The first hip rocking technique is so simple and yet very effective. My practice partner occasionally has some SI issues, and she found this quite helpful. The techniques after that work well enough on my very small partner, or any of my very slender clients, but I would have a hard time reaching on my bulkier clients. As for navigating around the client, I would like to see a video with a smaller person navigating around a larger client (not just taller, but fatter). What seems easy with your long legs can be much more difficult for a more vertically challenged person working on the heavier clients we often have in the US. Frown

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December 17, 2014 - 10:55 pm
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It is next to impossible for me here in Thailand to find a larger, fatter model since most Asians are quite petite. I totally understand where you are coming from, and I am well aware of the challenges when working on large clients in the US. When the size and weight difference is significant, you just have to eliminate some techniques. Even I do that although I am probably much taller than you.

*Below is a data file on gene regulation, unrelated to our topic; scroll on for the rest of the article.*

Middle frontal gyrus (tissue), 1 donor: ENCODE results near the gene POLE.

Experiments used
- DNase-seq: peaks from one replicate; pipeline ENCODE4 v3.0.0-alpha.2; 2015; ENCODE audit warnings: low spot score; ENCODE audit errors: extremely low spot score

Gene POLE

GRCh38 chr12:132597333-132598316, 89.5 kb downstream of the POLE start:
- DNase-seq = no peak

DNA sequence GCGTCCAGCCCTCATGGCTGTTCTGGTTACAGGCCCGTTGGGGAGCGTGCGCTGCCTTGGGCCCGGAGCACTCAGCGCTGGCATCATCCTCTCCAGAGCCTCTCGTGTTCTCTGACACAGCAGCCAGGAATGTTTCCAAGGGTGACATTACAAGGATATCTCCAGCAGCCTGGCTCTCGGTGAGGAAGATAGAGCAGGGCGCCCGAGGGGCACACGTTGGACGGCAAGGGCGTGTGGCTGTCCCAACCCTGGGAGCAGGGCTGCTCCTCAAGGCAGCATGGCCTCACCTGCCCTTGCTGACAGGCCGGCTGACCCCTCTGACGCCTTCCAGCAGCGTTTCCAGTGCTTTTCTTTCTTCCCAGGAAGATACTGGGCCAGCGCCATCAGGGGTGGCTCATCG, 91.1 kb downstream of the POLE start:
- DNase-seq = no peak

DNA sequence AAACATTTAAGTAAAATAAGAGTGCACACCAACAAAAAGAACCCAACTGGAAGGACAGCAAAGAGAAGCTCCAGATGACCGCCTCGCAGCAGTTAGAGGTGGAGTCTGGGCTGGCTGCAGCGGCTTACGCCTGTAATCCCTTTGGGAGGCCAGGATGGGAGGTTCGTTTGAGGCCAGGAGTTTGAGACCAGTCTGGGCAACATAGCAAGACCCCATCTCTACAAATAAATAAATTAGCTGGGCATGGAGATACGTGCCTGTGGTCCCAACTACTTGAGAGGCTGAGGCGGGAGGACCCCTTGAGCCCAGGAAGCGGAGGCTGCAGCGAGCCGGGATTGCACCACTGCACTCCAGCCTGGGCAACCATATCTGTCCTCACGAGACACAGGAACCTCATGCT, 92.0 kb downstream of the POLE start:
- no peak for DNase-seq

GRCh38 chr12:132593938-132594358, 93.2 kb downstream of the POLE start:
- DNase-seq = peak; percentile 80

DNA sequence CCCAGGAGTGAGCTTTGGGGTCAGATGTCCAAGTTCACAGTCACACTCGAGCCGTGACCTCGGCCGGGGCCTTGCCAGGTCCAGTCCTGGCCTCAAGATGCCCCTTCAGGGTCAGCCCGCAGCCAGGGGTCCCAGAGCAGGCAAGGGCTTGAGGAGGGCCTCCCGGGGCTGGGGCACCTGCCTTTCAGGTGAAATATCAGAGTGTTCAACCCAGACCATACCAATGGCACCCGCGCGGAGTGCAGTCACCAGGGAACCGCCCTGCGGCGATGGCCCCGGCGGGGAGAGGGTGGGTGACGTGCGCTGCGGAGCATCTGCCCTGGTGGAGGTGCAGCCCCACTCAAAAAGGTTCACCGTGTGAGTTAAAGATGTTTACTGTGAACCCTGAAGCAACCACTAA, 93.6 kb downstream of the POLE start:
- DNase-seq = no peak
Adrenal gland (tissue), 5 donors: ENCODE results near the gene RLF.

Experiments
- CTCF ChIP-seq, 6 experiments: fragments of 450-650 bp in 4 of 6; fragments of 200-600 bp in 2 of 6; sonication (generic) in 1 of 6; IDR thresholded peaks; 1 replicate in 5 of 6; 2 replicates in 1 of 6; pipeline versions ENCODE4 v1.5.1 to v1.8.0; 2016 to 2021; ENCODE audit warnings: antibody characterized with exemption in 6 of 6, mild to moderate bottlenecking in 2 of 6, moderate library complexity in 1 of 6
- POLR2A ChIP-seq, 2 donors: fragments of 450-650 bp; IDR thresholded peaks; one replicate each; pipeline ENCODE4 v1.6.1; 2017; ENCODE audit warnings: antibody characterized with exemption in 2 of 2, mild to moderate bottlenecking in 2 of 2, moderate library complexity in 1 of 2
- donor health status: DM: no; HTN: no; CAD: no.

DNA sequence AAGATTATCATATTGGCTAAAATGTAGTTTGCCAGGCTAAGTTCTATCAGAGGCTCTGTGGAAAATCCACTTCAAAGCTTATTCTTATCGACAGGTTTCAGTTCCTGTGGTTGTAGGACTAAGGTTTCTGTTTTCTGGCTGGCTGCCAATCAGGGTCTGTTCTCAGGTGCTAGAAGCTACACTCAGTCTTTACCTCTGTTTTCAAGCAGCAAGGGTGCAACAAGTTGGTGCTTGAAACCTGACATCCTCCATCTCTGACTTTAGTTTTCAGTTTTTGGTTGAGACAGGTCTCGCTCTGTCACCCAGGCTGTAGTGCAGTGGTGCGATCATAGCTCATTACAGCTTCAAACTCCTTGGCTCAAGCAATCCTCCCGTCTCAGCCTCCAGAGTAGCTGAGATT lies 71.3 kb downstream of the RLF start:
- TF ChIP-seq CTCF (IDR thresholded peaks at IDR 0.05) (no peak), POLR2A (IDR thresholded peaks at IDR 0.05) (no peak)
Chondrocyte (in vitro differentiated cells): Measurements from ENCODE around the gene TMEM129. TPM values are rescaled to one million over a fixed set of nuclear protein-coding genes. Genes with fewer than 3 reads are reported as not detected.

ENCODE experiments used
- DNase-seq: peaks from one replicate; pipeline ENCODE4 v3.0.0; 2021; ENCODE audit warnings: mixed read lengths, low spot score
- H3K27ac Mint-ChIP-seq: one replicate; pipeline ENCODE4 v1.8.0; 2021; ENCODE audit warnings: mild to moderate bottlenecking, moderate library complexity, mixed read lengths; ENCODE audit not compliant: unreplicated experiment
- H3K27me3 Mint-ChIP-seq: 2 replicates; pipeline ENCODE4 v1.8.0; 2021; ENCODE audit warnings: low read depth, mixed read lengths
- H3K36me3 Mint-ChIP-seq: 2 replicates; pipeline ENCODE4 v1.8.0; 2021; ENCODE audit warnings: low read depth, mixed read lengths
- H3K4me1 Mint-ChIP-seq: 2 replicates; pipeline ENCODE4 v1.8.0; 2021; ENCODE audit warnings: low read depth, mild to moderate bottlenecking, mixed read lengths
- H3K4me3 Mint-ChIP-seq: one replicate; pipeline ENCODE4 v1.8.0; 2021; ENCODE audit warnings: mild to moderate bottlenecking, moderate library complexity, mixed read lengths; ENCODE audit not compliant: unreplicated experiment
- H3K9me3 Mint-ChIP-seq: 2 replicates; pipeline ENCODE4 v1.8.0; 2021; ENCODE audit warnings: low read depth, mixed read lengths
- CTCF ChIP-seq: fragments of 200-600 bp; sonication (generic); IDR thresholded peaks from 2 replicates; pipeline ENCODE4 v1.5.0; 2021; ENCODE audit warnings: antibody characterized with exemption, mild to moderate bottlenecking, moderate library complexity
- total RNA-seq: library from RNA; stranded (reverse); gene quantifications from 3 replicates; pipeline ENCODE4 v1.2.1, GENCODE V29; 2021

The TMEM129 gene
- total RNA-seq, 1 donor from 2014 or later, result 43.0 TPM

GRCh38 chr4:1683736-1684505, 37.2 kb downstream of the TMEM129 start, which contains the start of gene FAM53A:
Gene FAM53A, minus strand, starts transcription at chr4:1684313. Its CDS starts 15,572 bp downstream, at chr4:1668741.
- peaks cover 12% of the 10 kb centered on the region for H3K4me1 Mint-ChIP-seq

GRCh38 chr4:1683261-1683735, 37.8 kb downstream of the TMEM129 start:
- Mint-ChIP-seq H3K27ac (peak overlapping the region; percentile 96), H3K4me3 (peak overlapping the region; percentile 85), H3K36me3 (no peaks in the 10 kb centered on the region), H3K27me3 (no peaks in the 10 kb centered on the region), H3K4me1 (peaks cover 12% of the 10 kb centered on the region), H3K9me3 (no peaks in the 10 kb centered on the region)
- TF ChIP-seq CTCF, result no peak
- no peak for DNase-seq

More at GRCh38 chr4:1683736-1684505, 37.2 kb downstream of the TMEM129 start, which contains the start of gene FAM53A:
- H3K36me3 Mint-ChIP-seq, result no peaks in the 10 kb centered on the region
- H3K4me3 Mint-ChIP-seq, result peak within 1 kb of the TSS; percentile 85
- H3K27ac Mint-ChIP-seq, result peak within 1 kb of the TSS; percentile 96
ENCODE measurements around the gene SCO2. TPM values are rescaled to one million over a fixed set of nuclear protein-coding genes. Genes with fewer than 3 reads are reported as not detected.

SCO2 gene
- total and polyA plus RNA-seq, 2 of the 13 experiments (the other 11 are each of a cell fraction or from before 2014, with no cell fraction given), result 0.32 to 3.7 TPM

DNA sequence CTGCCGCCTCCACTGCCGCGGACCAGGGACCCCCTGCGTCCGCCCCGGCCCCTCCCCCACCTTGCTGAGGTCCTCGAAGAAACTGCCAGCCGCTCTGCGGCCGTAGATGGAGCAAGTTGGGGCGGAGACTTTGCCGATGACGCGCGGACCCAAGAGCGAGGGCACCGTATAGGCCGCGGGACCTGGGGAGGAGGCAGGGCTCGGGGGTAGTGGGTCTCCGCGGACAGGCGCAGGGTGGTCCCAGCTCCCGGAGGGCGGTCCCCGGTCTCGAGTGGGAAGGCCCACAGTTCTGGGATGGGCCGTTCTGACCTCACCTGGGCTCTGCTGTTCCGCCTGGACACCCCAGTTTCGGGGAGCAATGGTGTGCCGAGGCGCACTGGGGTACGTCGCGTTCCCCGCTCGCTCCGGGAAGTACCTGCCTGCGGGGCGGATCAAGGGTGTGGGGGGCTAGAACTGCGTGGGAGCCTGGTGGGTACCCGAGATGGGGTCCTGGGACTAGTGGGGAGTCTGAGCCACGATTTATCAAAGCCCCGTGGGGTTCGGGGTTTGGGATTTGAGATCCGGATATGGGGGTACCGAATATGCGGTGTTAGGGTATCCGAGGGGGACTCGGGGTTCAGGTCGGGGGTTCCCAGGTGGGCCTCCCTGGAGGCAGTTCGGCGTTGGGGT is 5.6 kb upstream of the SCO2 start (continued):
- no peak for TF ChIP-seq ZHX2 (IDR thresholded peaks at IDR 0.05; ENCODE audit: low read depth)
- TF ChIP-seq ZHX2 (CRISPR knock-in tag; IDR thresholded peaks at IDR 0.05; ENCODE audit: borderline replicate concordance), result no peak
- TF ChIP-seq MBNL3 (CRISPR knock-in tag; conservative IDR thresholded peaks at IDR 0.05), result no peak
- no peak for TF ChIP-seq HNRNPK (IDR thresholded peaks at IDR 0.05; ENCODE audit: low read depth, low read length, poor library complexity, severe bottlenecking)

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Linda Depew
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December 19, 2014 - 6:40 am
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Module 15 – Abdomen & Chest

Although I learned how to do abdominal work in my original training and I see the value of it, I have to admit it is something I seldom do. The techniques in this module seem simpler than my original training and very possibly more effective. The techniques for the lower chest are new to me, and it will be interesting to see how they work on various clients, but the sternum and upper chest are areas I have long worked on every client, and are critical to much of my success in treating clients with shoulder and upper back problems.

 

Module 16 – Shoulders

My practice partner loves all the shoulder work, but especially the circles on the back of the shoulder and the lift and push techique immediately after the circular motion in the video. I think we were both a bit surprised how well the techniques using the foot worked.